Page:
4. Integrate with other business systems

    Do you use a CRM or accounting system?  The right time project time tracking system will allow you to integrate with such tools, feeding crucial time data into payroll, billing and other important business functions for increased accuracy.

Per-Customer Per-Project Profitability

Cutting costs with precision is all about focus. If your company knows precisely what it is accomplishing and for which markets and customers, then everything that is not part of that mission can be cut if necessary. On the other hand, projects that have a tight charter are critical. Evaluate your current state of affairs: How many people are in overhead roles, not associated with satisfying particular markets or customers? How many projects are not really congruent with the core mission of your company?

Anyone can tell the manager of a large department to cut 10 percent right away, yet that manager can only do it intelligently if he or she is enabled with the right data. The solution might be as simple as canceling one large project, or it may take more finesse than that. Regardless of which course to take, time data is a necessary component to making the right decision.

Once you understand your company's profitability level on a per-customer and per-project basis, you will have an impressive advantage over your competitors. They don't know where their profits are coming from, but you do, so when you have to make cuts, you can be sure you are only cutting unprofitable work. In both good economic times and bad, knowing where you are profitable and where you are not is the only way to thrive in a competitive business environment.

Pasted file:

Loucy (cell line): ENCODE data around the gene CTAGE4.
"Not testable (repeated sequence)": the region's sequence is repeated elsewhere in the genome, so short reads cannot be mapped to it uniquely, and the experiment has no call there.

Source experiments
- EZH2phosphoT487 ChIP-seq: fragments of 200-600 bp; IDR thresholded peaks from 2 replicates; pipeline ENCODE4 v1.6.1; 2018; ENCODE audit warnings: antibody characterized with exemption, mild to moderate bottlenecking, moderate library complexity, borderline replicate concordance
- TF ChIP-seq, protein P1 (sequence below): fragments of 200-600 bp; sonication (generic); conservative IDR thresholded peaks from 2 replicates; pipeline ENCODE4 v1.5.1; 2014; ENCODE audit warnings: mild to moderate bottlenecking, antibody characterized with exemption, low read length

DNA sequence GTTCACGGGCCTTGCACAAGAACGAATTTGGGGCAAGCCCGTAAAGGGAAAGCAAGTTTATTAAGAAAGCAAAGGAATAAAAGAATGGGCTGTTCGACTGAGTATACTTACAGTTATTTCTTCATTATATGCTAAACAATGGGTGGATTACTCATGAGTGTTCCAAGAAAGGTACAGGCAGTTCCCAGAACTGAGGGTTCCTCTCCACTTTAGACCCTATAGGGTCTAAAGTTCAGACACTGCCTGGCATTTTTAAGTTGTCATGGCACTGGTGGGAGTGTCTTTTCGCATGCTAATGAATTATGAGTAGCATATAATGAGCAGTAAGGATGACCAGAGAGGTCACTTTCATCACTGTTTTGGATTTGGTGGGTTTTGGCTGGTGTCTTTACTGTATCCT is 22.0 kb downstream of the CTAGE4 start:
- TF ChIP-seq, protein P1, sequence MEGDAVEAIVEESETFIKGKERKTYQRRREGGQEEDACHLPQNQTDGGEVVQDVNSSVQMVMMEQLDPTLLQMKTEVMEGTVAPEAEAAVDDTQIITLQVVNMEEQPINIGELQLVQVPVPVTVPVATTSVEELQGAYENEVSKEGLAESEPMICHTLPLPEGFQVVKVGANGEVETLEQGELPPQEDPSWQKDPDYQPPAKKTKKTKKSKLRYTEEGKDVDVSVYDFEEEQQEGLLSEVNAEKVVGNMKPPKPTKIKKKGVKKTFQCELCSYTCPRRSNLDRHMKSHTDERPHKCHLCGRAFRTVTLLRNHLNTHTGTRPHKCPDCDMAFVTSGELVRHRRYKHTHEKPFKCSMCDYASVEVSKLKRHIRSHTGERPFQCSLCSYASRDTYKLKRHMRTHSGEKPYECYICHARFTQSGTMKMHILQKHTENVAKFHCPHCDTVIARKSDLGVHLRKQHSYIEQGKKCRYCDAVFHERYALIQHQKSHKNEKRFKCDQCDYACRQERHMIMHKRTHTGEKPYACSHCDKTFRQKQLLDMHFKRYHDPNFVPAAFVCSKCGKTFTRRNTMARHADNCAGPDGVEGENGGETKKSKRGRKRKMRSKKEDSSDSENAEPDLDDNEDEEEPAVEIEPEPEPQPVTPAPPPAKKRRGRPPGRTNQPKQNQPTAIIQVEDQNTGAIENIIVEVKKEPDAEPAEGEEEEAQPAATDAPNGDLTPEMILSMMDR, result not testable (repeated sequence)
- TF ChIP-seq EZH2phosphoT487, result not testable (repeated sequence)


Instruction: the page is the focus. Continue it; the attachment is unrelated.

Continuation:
About Curt Finch

Curt Finch is the CEO of Journyx. Founded in 1996, Journyx automates payroll, billing and cost accounting while easing management of employee time and expenses, and provides confidence that all resources are utilized correctly and completely. Curt earned a Bachelor of Science degree in Computer Science from Virginia Tech.  As a software programmer fixing bugs for IBM in the early ‘90’s, Curt found that tracking the time it took to fix each bug revealed the per-bug profitability. Curt knew that this concept of using time-tracking data to determine project profitability was a winning idea and something that companies were not doing – yet… Curt created the world's first web-based timesheet application and the foundation for the current Journyx product offerings in 1997. Learn more about Curt at http://journyx.com/company/curtfinch.  

Read 5035 times Last modified on Wednesday, 15 February 2012 02:05

Curt Finch is the CEO of Journyx. Founded in 1996, Journyx automates payroll, billing and cost accounting while easing management of employee time and expenses, and provides confidence that all resources are utilized correctly and completely. Curt can be found on Twitter at @CurtFinch and on Google+ at +CurtFinch.

Website: journyx.com/company/curtfinch